*to Hanlon's razor: Never attribute to malice that which is adequately explained by stupidity.

Sunday, 10 June 2012

Faux-Randonnuer: final set-up?

Ther first rule of set-ups is: there is no 'final set-up'. Now that I have all summer in too much heat to run, I need to put the miles on this machine it deserves.

There are three older posts which trace the development of my road bike, a 2006 Lemond Croix de Fer Triple, into a working randonneuring/credit-card-touring machine.  It's not the ideal machine for either, but I've worked within its limitations, because I don't have the coin to replace it, and when I leave Japan I can keep it at the in-laws so I have it here to ride on visits.  These are the three posts I draw from: 'Road Bike: Randonneuring Bike', 'Choosing a road, randonneur or touring bike', 'Club-Racer to Randonneur/Credit-Card-Touring Hack'.  What follows is the final version.

The principle behind this set-up is to take the bike that I have, which is a great light road steel-framed 2006 Lemond Croix de Fer Triple, and make it useful for the long distance rides that I plan to be doing in Japan.  It has been hard to get a link to the original specifications, because Trek blacklisted Greg LeMond for pointing out the obvious about Trek's advertisement-whore, Armstrong: nobody wins honestly in that field of dopers.  Here is the best link that I could find.

The carbon fork has caused me no end of headache, but in the end I came up with many solutions:
- no racks, but a better/lower way to hold a handlebar bag (explained below)
- strap-on fenders
- put the O-ring mounted Gemini Olympia right on the fork, sideways.  With a bit of a bump built up with electrical tape it doesn't slide down past it.

To make it the bike that I can best use here, I took to heart what Bicycle Quarterly wrote about the rides that completed Paris-Brest-Paris, and altered my ride accordingly: add as little weight as possible, get some fenders on, keep luggage as low and centred as possible for the sake of handling, and reduce rotating mass (rims, tires and tubes) but run puncture-resistant tires.  Here is the what and the why of the alterations that I have made, with caveats:
- shellacked bar-tape, because it is gorgeous and indestructible (only leather and palms do not slip, though)
- a titanium Brooks Swallow saddle (extravagant but wonderful, and bought at half-price)
- the smallest chainring is still 30 teeth, for long climbs
- the largest chainring is now 48 teeth, because I do not juice enough to use 52
- the new middle ring is still 42, and in use 90% of the time
- the cassette has been altered to 12-28 (12, 13, 14, 15, 16, 17, 19, 22, 25, 28) for a deep low end, without sacrificing the middle or top
- Shimano PD A600 pedals: high end road pedals with mountain cleats, because you walk like an @$$hat-roadie in road cleats
- Maxxis Detonator 700x28 tires, which are really 25mm

The removable bits are as follows:
- Planet Bike SpeedEZ road fenders (a third one behind the seat tube!) with road mudflaps attached by me (both ends of the fender, also to quieten them against the frame).  I'd run full fenders if I had the clearance...
- a pair of Klean Kanteen water bottles, because plastic tastes like cancer (never use plastic cages: they break in the cold)
- Arundel Stainless Cages in the usual spot, which besides looking sweet, are also silent on stainless bottles - which took some finding!  I have a basic Planet Bike Button Cage cage hose-clamped under the down tube as low as I can, and offset to the non-drive side, so it does not interfere with the derailleur, or front fender.  It can take a short bottle, but usually holds my tool kit.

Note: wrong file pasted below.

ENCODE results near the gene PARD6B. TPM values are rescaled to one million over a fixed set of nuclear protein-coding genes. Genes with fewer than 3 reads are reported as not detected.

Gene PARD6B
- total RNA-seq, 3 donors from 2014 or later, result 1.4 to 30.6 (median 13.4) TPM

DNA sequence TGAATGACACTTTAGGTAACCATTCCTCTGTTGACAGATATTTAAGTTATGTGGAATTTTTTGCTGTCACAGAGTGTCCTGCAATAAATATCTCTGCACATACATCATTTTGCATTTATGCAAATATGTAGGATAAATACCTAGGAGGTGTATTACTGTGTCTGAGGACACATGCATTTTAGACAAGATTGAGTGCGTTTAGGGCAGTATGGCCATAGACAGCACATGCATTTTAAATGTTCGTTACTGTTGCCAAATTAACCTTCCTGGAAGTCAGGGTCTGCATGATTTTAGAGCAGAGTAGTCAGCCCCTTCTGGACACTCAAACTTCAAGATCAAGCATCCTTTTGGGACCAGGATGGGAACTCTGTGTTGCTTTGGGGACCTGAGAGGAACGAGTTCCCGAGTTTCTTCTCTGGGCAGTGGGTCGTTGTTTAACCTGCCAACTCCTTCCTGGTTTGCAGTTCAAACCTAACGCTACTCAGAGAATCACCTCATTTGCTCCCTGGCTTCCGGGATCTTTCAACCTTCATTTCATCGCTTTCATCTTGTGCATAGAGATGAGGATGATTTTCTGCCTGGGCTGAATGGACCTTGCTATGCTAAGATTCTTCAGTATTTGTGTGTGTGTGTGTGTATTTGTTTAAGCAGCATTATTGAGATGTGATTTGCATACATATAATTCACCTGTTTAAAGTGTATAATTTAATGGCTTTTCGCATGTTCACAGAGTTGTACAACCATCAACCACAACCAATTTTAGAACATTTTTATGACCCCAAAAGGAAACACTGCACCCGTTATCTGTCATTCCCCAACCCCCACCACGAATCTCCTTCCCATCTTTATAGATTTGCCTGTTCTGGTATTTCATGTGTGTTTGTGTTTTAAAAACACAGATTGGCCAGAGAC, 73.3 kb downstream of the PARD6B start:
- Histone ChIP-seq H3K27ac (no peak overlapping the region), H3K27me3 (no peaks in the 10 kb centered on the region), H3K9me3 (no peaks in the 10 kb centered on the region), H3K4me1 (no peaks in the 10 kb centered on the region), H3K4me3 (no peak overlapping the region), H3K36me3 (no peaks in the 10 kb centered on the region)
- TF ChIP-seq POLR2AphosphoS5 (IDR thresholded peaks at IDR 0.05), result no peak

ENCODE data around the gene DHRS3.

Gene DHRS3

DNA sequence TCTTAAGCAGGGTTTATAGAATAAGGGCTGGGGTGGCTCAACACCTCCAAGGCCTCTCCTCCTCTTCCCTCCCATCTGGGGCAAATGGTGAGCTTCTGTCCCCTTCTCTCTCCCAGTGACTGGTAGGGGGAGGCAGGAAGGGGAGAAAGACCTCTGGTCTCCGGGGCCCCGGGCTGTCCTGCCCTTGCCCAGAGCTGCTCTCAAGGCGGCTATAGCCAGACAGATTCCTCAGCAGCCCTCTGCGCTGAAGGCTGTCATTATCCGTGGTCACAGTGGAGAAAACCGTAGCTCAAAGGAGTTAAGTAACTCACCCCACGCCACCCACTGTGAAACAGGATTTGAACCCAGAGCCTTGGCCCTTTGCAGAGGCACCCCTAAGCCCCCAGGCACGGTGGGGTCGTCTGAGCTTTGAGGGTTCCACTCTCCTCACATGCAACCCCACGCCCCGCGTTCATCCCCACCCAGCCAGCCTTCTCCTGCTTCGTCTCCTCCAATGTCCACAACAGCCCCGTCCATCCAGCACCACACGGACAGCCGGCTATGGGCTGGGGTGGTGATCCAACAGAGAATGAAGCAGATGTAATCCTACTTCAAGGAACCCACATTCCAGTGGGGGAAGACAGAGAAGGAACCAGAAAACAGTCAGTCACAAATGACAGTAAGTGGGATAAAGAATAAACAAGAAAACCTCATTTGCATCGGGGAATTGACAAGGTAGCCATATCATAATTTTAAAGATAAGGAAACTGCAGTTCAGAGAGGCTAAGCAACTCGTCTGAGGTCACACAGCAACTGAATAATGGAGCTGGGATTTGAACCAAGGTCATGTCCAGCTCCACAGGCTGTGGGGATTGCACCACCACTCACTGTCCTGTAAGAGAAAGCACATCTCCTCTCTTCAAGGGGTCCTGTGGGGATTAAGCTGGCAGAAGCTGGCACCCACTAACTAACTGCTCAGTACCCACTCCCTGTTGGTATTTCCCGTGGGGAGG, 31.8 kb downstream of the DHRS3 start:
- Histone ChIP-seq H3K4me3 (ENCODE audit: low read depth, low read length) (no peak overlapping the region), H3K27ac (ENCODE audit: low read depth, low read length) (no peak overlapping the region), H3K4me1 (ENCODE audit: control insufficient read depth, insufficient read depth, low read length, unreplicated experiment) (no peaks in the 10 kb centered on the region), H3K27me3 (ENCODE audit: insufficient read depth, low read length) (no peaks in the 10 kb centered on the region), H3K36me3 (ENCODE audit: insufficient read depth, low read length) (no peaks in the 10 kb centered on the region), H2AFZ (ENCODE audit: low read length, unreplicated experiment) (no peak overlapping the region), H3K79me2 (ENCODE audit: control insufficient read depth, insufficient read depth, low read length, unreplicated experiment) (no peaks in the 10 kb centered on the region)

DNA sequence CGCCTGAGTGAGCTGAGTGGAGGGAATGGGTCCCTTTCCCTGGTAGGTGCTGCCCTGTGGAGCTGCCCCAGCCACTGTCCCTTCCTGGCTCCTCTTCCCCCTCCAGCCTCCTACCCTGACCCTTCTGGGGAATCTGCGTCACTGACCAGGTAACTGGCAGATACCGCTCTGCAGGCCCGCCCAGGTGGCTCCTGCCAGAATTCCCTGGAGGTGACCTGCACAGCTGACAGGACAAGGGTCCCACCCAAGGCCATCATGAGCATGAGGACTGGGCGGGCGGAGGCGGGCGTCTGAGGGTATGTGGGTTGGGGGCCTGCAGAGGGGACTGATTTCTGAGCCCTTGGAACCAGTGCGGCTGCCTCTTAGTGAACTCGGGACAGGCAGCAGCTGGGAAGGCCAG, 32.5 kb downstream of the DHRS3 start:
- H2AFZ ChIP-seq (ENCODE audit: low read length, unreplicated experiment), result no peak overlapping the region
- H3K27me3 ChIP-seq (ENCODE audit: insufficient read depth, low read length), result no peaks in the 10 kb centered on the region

- the toolkit I detail: here 
- I have an old version of a Topeak Road Morph pump: no point having a pump that won't take your tires to the pressure you ride'em.  It has a q/r clip, but is also taped to the top tube (I hate rattle!)
- a Revelate Designs 'Viscacha' Saddle Bag.  It's the shit!
- an MEC handlebar bag, attached to a Thorn Accessory Bar rather than the handlebar, to keep it lower and more to the centre of the steering axis.  Ghetto, but works.
- a Montbell top tube bag
- a Garmin Oregon 450 GPS, chosen because it takes AA batteries, which I can replace easily (an iPhone mount might have been a better choice, as I carry my cell anyway...)
- a bell on the accessory bar, to wake-up doddering Japanese pedestrians in the wrong place

My lighting is not randonneuring-standard, but a mix of what is practical, affordable and what I owned from hiking:
- I usually use rechargeables, but can use standard batteries on tour, or lithium for long or cold weather rides.
- Superflash Turbo, rear bright enough for daytime use
- and the back-up is a regular 'Superflash'
- Planet Bike Sport Spot headlight (because I can also use it as a headlamp: both Pl-B lights run AAA)
- I have a rebuilt Petzl Duo helmet lamp that puts out 350 lumens off four AA!  The battery pack can be kept warm inside a jacket or jersey.  I like that the lamp shines right where I am looking, such as into a driver's face to get his witless attention.
- Just bought the Gemini Olympia system, 6-cell.  Bright!  "3 x CREE XM-L U2 LED emitters", 1700 lumens-bright.  I got it in an introductory sale for $200, which is a steal.  Remember halogen?  A fraction of the light for a multiple of that cost, and weight.

A lot of these items can and will be switched from bike to bike, or to other sports.  I do not believe in the perfect randonneuring machine, as Bicycle Quarterly would have you do, because roads differ as does weather.  However, this bike stays in Japan.  The bike that will replace it will be like one of these, unless I decide I am not doing long-distance road cycling in Canada, because the drivers cannot be trusted.

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